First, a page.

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Thoughts on “The Space Museum”


In my quest to watch all of the episodes of Doctor Who, I am approaching the end of the second season.  I just finished “The Space Museum,” which is the seventh story of the second season (15th overall).  It still stars William Hartnell as the Doctor, with Barbara, Ian, and Vicki as his companions.

The Doctor hides inside a Dalek.

The TARDIS materializes on another mysterious planet, but this time the mysterious occurrences begin before the travelers even leave the TARDIS.  They had departed in the TARDIS from their previous adventure, “The Crusades,” still wearing the clothing of that time, but suddenly they are in different clothes and don’t remember changing into them.  Vicki goes to get a glass of water and accidentally drops the glass and breaks it, only to have the glass reassemble itself and jump back into her hand.The Doctor claims that all of this will be explained when they investigate the planet.

They exit the TARDIS to discover a building that the Doctor deduces must be a museum.  They see two men coming and try to hide from them.  However, Vicki sneezes just as the men pass.  Strangely, the men, who were close enough that they should have heard the sneeze, simply walk on, as if they heard nothing.  Soon the travelers realize that the men do not seem to see or hear them.  They explore the museum looking for answers (finding a Dalek on display along the way).  Soon they come to a room with a familiar site: the TARDIS.  Before they can wonder too much about how the TARDIS ended up in the museum, the travelers make a more chilling discovery. Next to the TARDIS are the four of them, frozen like dummies in display cases. The Doctor theorizes that they must have jumped a time track and are seeing the future.  Soon, the TARDIS and the display cases disappear and the travelers realize that they are now back to the present. They have to figure out how to prevent themselves from ending up as museum displays.

The planet is run by the Moroks.  They are a race that had a great empire.  The museum was built to celebrate their conquests and victories, but no one ever comes to visit it anymore.  Even the planet itself, Xeros, is an example of their conquests.  They killed the native Xerons, but let the children survive.  When they are old enough to work, they are shipped off to be enslaved. However, a few of the Xerons have avoided being shipped of and are planing a rebellion.

The Doctor and his companions are caught in the middle of this conflict, as the rebels try to help save the travelers from the Moroks, hoping they will help them regain their planet.  This seems to be the main theme of many Hartnell era stories.  The travelers are consistently ending up on planets where rebels are trying to regain control of a conquered planet.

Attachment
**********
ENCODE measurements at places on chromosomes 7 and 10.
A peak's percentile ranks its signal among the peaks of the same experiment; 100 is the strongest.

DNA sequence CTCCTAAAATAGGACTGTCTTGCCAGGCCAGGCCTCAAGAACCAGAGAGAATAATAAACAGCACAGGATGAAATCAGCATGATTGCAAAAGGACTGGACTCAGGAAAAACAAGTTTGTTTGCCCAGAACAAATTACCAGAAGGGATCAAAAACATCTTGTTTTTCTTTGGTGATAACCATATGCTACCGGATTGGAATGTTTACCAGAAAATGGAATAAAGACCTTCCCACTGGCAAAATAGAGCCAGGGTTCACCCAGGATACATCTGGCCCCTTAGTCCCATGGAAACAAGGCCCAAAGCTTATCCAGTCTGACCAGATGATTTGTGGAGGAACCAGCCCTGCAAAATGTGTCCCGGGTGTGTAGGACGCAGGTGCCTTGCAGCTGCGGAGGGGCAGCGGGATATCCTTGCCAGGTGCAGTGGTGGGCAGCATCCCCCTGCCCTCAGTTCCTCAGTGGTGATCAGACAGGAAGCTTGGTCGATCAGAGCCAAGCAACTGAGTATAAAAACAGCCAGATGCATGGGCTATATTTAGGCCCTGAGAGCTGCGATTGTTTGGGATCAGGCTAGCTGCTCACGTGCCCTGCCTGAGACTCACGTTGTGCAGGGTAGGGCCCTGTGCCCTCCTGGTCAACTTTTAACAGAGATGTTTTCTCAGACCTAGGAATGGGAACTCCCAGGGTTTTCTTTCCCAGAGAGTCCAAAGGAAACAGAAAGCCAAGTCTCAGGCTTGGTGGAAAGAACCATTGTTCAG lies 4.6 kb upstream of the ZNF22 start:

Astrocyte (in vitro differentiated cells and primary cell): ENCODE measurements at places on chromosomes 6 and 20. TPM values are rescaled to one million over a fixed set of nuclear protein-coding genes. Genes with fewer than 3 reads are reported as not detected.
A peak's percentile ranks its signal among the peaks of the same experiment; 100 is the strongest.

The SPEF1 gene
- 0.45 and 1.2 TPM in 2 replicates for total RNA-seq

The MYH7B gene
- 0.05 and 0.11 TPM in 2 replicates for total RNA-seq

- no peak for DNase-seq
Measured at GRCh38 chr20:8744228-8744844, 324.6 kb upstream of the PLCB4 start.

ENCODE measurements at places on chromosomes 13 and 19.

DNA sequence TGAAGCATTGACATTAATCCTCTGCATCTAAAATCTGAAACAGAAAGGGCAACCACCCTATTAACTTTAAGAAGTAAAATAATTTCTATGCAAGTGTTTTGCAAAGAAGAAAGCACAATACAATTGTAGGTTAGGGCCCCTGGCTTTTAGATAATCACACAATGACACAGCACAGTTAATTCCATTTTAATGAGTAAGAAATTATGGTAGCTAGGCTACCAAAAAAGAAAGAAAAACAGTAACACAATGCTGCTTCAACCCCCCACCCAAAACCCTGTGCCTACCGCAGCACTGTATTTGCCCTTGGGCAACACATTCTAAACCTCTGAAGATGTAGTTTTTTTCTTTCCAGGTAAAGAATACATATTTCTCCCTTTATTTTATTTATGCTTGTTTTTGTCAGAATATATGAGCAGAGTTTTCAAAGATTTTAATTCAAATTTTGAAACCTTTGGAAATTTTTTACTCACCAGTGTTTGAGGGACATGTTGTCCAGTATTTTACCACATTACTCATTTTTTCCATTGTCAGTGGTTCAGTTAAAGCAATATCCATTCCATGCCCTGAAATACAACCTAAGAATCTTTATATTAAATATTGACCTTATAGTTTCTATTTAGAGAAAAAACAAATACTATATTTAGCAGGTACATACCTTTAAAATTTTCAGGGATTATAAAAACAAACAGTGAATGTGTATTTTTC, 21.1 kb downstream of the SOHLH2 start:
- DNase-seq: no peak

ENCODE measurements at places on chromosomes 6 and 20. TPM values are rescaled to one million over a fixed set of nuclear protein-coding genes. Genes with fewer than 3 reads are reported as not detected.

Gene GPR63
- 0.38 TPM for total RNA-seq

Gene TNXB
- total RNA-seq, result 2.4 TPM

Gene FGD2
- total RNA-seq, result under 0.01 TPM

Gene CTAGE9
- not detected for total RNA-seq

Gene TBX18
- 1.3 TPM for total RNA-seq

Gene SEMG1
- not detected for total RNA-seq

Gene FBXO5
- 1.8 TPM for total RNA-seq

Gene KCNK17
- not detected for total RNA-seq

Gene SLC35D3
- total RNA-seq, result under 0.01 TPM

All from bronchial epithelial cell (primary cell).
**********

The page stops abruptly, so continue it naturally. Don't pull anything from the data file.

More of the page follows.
One of the special features on the DVD proposes that this story is a parody of the typical Hartnell era story, and I can see support for that.  The Moroks are not a particularly fearsome enemy, and their name even sounds like “morons” (plus the Xerons sound a bit like “zeros”).

The first episode of the story, however, is great.  It really creates an era of mystery and the reveal of the travelers seeing themselves as part of a museum display is genuinely creepy.  The remaining three episodes, unfortunately, don’t live up to the potential of the first one, but I still found the story interesting.

Eventually, each of the travelers ends up going his or her separate way, trying to figure out how to avoid ending up as part of a museum display.  The Doctor is captured early on (and is absent for part 3).  Barbara meets a rebel in the museum, but they are trapped and barely escape the paralyzing gas released into the museum to capture them.  Vicki joins up with the rebels and initiates the revolution (and shows remarkable technological skill), by disabling the computer that controls the lock to the armory.  Ian really kicks ass in this one, often fighting off multiple armed guards, and forces a guard to take him to where the Doctor is being held.

Barbara, the Doctor, Vicki, and Ian on display.

Ultimately, the four travelers end up exactly where they didn’t want to be, about to be turned into the museum display, suggesting that it is impossible to change your actions.  The only thing that saves them is that the rebels come and free them, because the actions that they took, while leading them to the same place, affected others, who prevented the future the travelers saw earlier from happening.

Overall, I enjoyed this episode.  It’s not one of the best episodes, but I found that it held my interest.  I enjoy the way that the dynamic between Barbara, Ian, and the Doctor has developed.  I have to admit that I will be sad to see them leave in the next episode.



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